The DS1618+ also has a range of other tricks, such as being able to run a VPN server or virtual LANs. You can also host your own email server – however if you want to use more than five accounts you'll need to purchase additional licences.
Finally, Synology Moments is the company's answer to Google Photos or Flickr, allowing you to backup, store, sort and access all your photos in one place without relying on a public service. Moments also has facial recognition capabilities and a search function, however it’s still a ways off the features you'll find in services such as Google Photos.
While not as media focused as some other Synology NAS devices, the DS1618+ does support DLNA streaming, and can transcode video up to 1080p resolution in real time.
PCIe expansion & upgrades
By allowing users to select a PCIe expansion card, Synology's kept the upfront cost of the DS1618+ down, and given users a variety of upgrade paths to suit different needs. Adding in a card is very easy – just remove the NAS cover and PCIe slot cover, and plug it in.
While there are plenty of NAS boxes that offer 10 Gigabit Ethernet built in, making it available as an upgrade gives more flexibility and helps the unit appeal to a wide range of users. It also means that the DS1618+ is fairly future proof, letting you add features if and when you need them. For example, a pro home user might use the DS1618+ for video editing. At first, being able to link the four Gigabit Ethernet ports together gives plenty of bandwidth. But then down the track, you start editing 4K, or even 8K footage, and you need extra throughput. So you buy a 10GbE network card for the DS1618+, as well as another one for your computer. You can then connect them directly together, and use the Gigabit ports on the NAS to link into your existing networking. This gives you top notch speeds, without having to invest in 10GbE router right away. Later on if you need to link more computers to the NAS at 10GbE speeds, you can upgrade the network to handle it.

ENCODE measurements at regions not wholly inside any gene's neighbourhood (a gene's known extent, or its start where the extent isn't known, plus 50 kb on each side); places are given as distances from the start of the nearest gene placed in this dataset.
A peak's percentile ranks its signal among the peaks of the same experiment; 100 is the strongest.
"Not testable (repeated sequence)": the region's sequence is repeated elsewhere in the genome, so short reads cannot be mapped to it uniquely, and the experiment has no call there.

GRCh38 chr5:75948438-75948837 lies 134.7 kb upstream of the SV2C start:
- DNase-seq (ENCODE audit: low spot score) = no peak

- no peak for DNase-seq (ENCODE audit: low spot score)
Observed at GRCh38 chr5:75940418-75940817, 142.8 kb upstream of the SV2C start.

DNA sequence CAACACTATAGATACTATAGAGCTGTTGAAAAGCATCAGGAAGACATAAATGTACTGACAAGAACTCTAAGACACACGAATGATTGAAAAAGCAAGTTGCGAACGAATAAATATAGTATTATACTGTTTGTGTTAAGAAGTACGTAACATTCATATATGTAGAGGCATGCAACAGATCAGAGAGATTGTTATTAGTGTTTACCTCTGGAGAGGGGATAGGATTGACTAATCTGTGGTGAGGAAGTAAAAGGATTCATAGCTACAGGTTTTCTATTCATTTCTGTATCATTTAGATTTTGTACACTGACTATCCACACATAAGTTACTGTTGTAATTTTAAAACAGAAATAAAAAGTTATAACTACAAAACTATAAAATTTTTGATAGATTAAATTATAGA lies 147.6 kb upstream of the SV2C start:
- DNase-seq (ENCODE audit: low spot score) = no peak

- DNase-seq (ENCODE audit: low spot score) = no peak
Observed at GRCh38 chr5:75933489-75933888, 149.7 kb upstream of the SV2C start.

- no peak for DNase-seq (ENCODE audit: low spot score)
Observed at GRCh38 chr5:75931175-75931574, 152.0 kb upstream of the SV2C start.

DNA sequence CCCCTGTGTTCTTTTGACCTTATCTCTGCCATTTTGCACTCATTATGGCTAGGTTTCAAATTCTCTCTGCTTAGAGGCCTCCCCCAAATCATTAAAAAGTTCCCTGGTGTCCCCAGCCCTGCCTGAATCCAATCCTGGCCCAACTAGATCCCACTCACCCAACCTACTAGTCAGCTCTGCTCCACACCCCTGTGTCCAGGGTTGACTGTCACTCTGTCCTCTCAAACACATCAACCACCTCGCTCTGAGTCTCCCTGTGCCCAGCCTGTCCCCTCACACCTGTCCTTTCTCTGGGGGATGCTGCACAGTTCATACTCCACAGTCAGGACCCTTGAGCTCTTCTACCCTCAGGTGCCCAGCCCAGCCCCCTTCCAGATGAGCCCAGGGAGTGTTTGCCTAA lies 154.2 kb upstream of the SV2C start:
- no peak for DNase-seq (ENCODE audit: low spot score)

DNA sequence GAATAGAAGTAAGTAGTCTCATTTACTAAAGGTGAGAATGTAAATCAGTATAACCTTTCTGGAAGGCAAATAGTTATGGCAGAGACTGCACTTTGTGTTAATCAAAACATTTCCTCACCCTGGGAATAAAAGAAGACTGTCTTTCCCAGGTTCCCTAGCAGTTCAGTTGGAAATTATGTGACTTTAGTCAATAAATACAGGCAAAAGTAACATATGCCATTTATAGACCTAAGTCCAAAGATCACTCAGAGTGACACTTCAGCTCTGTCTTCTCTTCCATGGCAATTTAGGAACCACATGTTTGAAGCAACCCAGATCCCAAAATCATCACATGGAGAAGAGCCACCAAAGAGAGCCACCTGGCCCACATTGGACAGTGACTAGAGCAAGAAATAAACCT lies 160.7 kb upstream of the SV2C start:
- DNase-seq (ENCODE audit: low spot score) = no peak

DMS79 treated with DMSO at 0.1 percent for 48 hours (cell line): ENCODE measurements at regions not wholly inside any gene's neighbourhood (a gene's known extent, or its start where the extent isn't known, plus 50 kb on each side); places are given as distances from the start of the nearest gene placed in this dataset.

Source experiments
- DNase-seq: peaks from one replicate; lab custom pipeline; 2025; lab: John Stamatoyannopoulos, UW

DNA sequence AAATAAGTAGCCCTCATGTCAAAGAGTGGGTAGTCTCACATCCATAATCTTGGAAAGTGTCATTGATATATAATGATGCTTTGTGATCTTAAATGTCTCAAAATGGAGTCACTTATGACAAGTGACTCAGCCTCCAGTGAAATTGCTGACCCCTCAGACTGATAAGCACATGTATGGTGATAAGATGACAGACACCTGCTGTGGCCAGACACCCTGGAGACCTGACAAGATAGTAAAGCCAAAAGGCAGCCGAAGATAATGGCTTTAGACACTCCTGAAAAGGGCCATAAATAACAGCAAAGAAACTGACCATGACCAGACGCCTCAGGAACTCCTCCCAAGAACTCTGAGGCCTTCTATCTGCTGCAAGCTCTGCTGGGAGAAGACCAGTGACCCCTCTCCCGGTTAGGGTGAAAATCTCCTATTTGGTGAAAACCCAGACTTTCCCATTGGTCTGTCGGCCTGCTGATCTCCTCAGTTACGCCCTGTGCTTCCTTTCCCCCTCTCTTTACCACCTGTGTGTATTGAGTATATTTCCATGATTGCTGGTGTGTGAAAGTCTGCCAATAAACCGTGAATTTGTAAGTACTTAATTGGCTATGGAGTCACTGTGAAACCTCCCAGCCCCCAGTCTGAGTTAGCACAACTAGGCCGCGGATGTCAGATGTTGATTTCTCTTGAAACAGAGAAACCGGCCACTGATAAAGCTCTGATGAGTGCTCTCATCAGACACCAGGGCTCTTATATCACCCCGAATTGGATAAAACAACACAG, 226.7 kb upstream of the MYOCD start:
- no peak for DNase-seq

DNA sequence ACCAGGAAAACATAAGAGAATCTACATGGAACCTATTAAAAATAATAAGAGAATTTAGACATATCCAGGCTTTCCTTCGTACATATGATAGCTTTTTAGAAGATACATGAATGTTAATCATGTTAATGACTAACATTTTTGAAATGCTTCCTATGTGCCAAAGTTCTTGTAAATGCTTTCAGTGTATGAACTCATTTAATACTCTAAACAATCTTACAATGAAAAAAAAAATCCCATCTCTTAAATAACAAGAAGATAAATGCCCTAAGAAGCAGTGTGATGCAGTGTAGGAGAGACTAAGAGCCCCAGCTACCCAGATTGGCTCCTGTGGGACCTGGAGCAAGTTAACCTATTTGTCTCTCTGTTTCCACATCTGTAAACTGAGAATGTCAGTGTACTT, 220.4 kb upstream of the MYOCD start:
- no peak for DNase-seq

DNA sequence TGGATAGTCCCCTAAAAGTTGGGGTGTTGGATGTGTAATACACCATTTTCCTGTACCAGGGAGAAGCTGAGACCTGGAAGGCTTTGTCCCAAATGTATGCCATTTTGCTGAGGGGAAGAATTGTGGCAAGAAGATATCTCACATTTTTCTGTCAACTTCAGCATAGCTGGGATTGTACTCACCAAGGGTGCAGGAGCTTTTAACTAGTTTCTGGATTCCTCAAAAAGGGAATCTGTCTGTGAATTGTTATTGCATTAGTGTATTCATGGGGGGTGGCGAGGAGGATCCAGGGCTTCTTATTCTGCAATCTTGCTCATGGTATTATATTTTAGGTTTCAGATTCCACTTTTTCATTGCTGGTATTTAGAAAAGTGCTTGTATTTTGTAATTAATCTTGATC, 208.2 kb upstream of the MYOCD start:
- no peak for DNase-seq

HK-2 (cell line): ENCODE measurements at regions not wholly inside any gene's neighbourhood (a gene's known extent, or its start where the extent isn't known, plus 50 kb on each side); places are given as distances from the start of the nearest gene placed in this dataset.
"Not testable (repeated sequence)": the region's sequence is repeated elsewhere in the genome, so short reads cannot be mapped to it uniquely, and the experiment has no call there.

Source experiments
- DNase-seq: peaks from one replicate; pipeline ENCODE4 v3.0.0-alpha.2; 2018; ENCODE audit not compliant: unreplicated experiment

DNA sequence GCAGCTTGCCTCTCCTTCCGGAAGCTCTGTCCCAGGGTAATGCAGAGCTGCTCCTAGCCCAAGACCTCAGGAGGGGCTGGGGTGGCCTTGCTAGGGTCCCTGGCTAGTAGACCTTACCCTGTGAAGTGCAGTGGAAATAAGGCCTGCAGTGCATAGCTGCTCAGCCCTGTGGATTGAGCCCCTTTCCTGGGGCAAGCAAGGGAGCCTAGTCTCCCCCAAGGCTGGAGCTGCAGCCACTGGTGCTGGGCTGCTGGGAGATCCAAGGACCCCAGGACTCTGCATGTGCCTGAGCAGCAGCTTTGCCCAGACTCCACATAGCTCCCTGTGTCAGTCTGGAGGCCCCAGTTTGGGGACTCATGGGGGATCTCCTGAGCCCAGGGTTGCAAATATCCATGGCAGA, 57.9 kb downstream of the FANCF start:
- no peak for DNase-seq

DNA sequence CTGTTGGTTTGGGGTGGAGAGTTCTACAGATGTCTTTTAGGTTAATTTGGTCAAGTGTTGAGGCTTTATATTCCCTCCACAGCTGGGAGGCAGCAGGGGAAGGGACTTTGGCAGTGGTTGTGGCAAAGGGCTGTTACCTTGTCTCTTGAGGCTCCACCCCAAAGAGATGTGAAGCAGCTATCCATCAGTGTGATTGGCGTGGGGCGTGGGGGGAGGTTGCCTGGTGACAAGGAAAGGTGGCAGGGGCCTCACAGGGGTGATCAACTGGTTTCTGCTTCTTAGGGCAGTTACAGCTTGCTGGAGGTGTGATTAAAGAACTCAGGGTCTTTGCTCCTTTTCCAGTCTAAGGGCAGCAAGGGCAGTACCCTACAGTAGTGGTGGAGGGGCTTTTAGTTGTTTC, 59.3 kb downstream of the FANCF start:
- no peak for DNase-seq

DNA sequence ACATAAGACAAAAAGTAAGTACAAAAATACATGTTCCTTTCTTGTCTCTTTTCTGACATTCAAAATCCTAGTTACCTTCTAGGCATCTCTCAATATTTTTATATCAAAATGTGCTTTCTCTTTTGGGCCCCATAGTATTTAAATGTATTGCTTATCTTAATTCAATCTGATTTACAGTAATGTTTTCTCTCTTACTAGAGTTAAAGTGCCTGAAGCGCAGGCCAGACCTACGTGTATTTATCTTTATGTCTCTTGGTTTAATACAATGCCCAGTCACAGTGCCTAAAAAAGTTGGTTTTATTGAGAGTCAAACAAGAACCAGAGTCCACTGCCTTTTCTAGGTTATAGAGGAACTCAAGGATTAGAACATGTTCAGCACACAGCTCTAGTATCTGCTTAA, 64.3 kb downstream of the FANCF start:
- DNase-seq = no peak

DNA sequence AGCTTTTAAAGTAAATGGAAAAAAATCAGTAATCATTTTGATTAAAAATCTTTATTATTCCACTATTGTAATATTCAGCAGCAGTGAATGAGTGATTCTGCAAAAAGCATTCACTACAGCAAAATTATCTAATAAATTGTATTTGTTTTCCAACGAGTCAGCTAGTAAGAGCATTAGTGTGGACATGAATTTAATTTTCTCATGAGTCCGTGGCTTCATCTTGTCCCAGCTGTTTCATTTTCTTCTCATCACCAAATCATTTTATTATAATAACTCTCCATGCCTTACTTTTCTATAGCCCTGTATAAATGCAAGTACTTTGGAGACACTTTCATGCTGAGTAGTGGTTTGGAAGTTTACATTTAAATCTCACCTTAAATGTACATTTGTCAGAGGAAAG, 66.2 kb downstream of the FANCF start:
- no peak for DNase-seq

Alternatively, for those who need fast access to a lot of different data but not massive overall throughput (think databases etc in a small business) then adding in a SSD cache can really help performance. You also get two choices of card – for example if you already have some M.2 SATA NAS, then you can grab the cheaper PCIe card and add them in. Or for maximum performance, you can go the NVMe route.
The other upgrade option is the RAM. The NAS comes with a single 4GB chip, but has a second slot to handle more. The actual upgrade process is very easy – just flip the NAS over and remove the access panel on the underside for easy access to the RAM.